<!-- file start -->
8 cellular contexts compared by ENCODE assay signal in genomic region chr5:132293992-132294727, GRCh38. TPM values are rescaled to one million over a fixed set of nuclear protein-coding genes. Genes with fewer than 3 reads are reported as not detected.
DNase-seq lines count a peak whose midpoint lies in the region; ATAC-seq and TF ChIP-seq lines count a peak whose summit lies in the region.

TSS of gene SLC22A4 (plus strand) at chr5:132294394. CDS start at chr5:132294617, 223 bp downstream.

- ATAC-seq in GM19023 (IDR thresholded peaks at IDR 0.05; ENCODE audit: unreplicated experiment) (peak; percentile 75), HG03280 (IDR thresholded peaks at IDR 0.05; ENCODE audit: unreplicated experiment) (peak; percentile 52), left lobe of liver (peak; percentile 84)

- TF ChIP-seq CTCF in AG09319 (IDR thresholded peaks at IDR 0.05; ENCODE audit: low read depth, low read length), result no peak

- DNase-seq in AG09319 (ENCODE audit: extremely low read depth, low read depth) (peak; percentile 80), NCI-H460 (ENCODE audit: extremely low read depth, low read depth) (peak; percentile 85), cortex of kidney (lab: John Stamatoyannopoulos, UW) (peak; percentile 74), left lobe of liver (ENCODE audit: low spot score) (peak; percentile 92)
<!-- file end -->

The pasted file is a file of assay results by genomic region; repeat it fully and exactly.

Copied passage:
8 cellular contexts compared by ENCODE assay signal in genomic region chr5:132293992-132294727, GRCh38. TPM values are rescaled to one million over a fixed set of nuclear protein-coding genes. Genes with fewer than 3 reads are reported as not detected.
DNase-seq lines count a peak whose midpoint lies in the region; ATAC-seq and TF ChIP-seq lines count a peak whose summit lies in the region.

TSS of gene SLC22A4 (plus strand) at chr5:132294394. CDS start at chr5:132294617, 223 bp downstream.

- ATAC-seq in GM19023 (IDR thresholded peaks at IDR 0.05; ENCODE audit: unreplicated experiment) (peak; percentile 75), HG03280 (IDR thresholded peaks at IDR 0.05; ENCODE audit: unreplicated experiment) (peak; percentile 52), left lobe of liver (peak; percentile 84)

- TF ChIP-seq CTCF in AG09319 (IDR thresholded peaks at IDR 0.05; ENCODE audit: low read depth, low read length), result no peak

- DNase-seq in AG09319 (ENCODE audit: extremely low read depth, low read depth) (peak; percentile 80), NCI-H460 (ENCODE audit: extremely low read depth, low read depth) (peak; percentile 85), cortex of kidney (lab: John Stamatoyannopoulos, UW) (peak; percentile 74), left lobe of liver (ENCODE audit: low spot score) (peak; percentile 92)